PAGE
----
This post is being written while on a plane back to Toronto…I’m just settling into some serious jetlag so I figured no better time than put down a few thoughts on my experience in Auckland. For the past 6 months I’ve worked in NZ with the Auckland Rescue Helicopter Trust as the HEMS education fellow and flight physician. Coming from Canada where putting physicians on-board helicopters to work in a pre-hospital environment is about as foreign as …. I came to Auckland with little knowledge about what to expect.
To say the least, the entire experience was amazing and unforgettable! And much of this must be attributed to amazing group who work at ARHT. My supervisor and HEMS medical director, Chris Denny, got me organized and met with me weekly. We set out a plan, established learning outcomes and gradually implemented an advanced simulation plan at ARHT. Amazingly the ARHT facilitated this with the purchase of several brand new simulation manikins which only enhanced the learning possibilities. I worked alongside several talented physicians (Sam Bendall and Scott Orman) who mentored me in advanced simulation techniques, e-learning, integration of social media and blogging into education.
My time at ARHT was divided between educational endeavours and work as the HEMS duty doctor. Both allowed me to work and learn with the entire ARHT team who taught me more than they can imagine! While I can’t possibly thank everyone in this format, I developed great relationships with Barry Watkin (chief paramedic) and Herby Barnes (head crewman) who both worked to help me implement some of our educational objectives!
As the HEMS education fellow, I ran weekly simulations (often based on jobs we had recently done or questions that had come up), case-based learning sessions and finally task training sessions. We described our learning online both through the aucklandhems.com blog and via Twitter. We flew across the Tasman to practice our pre-hospital ultrasound skills at SMACC2013 (an impressive 2nd place…despite our less than optimal subject matter we had to teach)! (link). We implemented new standard operating procedures based on (and tested in) simulation. There was collaboration with teaching and simulation with the Auckland City ED as I worked there part-time as well.
Finally, I had the opportunity to practice pre-hospital & retrieval medicine. This opportunity to learn from some amazing doctors, paramedics, crewmen and pilots in a setting that previously was entirely unfamiliar, was awesome! I gained an entirely new appreciation for ergonomics as practicing medicine in the back of a helicopter is entirely different than even the craziest of emergency departments! I had opportunities to do winch rescues (both practice and operational), jumping from helicopters, rock swims with surf rescue, run resuscitations in remote areas and the list goes on.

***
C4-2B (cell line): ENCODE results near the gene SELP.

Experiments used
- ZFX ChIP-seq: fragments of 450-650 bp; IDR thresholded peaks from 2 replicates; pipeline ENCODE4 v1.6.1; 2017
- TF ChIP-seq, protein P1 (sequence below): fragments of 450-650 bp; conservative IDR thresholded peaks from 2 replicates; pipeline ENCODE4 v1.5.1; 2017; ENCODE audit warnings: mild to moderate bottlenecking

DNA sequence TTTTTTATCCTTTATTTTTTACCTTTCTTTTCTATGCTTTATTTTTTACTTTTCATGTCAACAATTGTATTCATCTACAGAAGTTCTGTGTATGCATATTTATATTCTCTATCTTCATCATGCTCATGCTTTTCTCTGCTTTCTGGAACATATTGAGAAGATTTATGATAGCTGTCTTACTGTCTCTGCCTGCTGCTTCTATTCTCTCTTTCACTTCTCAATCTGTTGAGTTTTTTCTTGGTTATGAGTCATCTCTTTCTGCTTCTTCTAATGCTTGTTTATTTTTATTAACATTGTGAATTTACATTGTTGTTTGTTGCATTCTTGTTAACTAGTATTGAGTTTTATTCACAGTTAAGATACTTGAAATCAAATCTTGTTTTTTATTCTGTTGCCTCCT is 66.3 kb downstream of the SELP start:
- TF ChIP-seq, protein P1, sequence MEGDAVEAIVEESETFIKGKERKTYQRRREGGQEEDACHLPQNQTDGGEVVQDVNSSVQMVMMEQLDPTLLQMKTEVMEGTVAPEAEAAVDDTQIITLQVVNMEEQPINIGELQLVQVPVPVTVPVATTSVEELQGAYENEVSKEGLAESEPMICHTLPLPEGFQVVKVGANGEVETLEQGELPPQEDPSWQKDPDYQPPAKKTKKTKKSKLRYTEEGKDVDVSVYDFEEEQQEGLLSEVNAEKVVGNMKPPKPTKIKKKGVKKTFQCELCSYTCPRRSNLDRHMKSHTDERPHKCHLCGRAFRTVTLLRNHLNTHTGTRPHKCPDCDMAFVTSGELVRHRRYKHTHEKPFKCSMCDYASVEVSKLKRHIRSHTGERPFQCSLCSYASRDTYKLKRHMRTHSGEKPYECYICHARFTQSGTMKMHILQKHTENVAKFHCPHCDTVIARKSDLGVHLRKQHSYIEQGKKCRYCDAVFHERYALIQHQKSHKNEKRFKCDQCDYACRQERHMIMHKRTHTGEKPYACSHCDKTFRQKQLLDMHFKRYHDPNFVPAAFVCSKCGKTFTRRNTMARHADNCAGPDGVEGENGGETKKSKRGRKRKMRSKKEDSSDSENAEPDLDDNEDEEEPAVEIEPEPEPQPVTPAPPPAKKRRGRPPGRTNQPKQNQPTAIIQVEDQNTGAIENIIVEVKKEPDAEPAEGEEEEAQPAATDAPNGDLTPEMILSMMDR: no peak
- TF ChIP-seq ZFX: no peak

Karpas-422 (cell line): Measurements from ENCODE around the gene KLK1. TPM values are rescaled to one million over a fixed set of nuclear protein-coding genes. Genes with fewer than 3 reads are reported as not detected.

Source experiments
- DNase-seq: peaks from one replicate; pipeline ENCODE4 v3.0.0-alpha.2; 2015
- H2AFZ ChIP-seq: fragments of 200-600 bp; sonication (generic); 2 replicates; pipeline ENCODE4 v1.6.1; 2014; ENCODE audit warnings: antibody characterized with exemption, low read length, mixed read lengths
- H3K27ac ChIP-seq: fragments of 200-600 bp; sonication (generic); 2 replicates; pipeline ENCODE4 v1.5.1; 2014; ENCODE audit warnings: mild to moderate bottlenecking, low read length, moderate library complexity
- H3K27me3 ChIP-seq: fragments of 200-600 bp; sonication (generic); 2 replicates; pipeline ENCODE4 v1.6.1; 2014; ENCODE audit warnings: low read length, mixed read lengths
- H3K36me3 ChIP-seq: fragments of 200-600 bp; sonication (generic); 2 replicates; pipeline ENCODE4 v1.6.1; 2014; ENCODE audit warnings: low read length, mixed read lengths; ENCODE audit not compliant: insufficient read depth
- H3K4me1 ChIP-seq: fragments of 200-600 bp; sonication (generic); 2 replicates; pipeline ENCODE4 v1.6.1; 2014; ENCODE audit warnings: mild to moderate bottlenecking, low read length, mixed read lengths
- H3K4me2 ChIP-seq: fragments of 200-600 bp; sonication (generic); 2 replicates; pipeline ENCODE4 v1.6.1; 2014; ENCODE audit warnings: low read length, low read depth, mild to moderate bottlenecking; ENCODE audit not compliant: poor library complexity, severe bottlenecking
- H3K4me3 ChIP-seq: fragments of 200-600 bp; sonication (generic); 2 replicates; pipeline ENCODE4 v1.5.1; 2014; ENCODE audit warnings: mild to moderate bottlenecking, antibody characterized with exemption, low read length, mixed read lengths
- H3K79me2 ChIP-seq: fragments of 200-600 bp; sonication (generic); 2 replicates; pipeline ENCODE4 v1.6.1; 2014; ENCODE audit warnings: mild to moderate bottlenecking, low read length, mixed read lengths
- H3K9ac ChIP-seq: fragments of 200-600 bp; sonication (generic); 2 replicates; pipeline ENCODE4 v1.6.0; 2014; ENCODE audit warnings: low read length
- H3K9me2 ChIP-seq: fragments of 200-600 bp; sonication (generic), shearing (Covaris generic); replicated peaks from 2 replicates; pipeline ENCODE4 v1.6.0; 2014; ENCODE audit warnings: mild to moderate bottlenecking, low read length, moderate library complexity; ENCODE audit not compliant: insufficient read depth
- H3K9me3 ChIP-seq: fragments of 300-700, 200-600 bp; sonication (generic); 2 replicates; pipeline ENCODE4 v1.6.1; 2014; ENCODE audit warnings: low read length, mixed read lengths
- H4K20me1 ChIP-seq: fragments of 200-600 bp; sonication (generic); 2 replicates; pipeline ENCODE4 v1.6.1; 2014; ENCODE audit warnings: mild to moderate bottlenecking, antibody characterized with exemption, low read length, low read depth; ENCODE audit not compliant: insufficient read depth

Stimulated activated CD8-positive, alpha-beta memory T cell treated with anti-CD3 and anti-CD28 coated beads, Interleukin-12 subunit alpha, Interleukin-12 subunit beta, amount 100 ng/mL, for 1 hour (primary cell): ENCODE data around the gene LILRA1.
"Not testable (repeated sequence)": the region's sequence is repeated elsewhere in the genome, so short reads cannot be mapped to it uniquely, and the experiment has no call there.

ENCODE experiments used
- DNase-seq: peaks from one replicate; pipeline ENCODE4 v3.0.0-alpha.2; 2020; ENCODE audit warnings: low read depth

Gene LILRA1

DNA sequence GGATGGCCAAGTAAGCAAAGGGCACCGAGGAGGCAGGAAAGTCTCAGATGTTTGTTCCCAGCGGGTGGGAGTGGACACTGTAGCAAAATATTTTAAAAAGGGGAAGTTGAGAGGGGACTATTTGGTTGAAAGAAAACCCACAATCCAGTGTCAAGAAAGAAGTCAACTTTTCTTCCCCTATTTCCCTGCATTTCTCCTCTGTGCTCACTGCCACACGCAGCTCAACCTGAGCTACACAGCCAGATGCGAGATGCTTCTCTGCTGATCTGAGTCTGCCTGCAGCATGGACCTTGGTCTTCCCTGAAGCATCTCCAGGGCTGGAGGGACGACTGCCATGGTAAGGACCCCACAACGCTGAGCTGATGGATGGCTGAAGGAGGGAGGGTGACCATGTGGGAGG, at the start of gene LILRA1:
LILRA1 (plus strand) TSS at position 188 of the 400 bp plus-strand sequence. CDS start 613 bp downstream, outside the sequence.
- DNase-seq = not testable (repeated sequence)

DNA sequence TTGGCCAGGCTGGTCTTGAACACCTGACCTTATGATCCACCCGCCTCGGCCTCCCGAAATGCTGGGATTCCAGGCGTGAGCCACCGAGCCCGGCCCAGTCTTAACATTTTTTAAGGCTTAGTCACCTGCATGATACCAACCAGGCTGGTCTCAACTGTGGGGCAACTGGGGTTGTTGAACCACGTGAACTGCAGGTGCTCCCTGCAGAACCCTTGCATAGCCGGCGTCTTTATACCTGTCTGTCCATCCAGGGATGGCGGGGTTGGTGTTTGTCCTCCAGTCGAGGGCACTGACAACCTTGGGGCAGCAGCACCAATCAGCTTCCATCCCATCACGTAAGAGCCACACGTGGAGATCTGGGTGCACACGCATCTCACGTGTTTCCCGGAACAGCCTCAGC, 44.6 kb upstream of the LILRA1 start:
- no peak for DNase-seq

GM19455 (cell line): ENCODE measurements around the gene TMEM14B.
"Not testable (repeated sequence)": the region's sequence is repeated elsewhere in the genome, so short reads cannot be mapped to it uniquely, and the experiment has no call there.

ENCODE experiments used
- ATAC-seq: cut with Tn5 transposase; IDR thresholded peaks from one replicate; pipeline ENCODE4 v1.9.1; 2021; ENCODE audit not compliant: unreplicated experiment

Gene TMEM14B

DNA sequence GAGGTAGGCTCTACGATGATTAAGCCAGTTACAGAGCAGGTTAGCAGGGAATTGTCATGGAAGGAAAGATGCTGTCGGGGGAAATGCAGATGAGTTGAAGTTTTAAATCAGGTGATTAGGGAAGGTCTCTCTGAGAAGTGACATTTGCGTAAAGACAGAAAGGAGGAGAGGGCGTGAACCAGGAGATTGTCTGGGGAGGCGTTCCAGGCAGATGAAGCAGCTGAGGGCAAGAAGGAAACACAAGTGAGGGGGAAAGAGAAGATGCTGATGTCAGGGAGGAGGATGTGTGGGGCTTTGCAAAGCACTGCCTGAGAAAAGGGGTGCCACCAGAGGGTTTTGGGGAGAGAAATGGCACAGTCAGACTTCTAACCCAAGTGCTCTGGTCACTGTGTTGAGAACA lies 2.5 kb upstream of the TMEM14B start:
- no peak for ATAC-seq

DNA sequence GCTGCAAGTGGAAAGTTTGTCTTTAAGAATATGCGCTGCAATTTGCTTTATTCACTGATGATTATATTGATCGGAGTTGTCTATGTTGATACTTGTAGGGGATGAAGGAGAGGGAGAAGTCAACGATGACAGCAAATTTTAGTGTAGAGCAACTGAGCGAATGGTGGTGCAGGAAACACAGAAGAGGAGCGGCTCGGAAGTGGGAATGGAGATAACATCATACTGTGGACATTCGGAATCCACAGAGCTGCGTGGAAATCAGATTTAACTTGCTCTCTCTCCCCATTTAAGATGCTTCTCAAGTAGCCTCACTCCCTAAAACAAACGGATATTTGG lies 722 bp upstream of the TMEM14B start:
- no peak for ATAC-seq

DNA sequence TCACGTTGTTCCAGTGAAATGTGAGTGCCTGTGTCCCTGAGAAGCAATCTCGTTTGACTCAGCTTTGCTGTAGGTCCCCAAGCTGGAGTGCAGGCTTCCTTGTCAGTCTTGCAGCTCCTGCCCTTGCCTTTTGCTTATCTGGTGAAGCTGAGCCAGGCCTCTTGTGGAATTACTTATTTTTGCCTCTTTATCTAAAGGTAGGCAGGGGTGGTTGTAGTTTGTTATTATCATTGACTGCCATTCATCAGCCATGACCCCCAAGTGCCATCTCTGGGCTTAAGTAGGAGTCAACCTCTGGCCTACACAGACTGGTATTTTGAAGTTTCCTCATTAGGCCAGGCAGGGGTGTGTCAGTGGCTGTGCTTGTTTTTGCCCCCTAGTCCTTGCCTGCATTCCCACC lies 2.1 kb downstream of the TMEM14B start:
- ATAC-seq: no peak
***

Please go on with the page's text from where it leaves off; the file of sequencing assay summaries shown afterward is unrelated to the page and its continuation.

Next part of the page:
What stood out however, was the theme of safety. In medicine, safety is sadly a relatively new topic…but for many of our pilots and crewmen, safety has been a part of their work since they started. In fact, those in aviation who don’t embrace safety…tend not to have very long work careers (for obvious & unfortunate reasons). Working in a helicopter is among the highest risk occupations around so it’s not surprising the ARHT team take safety so seriously. I spoke with the crewmen and pilots as much as a could to better appreciate their perspective…so that perhaps in medicine I can borrow and learn from their obsession. I suspect (as others have as well) that medicine lags in safety management because bad outcomes don’t harm clinicians directly…in a helicopter however, lack of concern for safety does affect everyone onboard. Thus the entire team has a vested interest in promoting and ensuring safe procedures. We run safety briefings, we have an online safety management system in place and just like the rest of aviation we incorporated checklists for both routine & high-risk procedures. As HEMS doctors, we tried to emulate the pilots/crewmen so we also use a checklist for our high-risk procedures like rapid sequence intubation…this is just starting to catch on in the ED but in my opinion there’s much room for improvement! I once asked one of our pilots about checklists and why they use them… I told him that in medicine, people fear checklists because they think it will take away their ability to think…he laughed and replied:
“we have checklists not so that we stop thinking…but so we can start thinking during a crisis and not worry about forgetting small details”.
And that brings me to the end of my last blog post at ARHT. A huge thanks to the entire team at HEMS & ARHT for inviting me to Auckland, helping me learn and trying new things! I will continue blogging but likely with a shift towards simulation and education. I’ll still be collaborating with the HEMS team at ARHT and hopefully posting some stuff on aucklandhems.com. So that’s it for now…back to my inflight movie, Argo.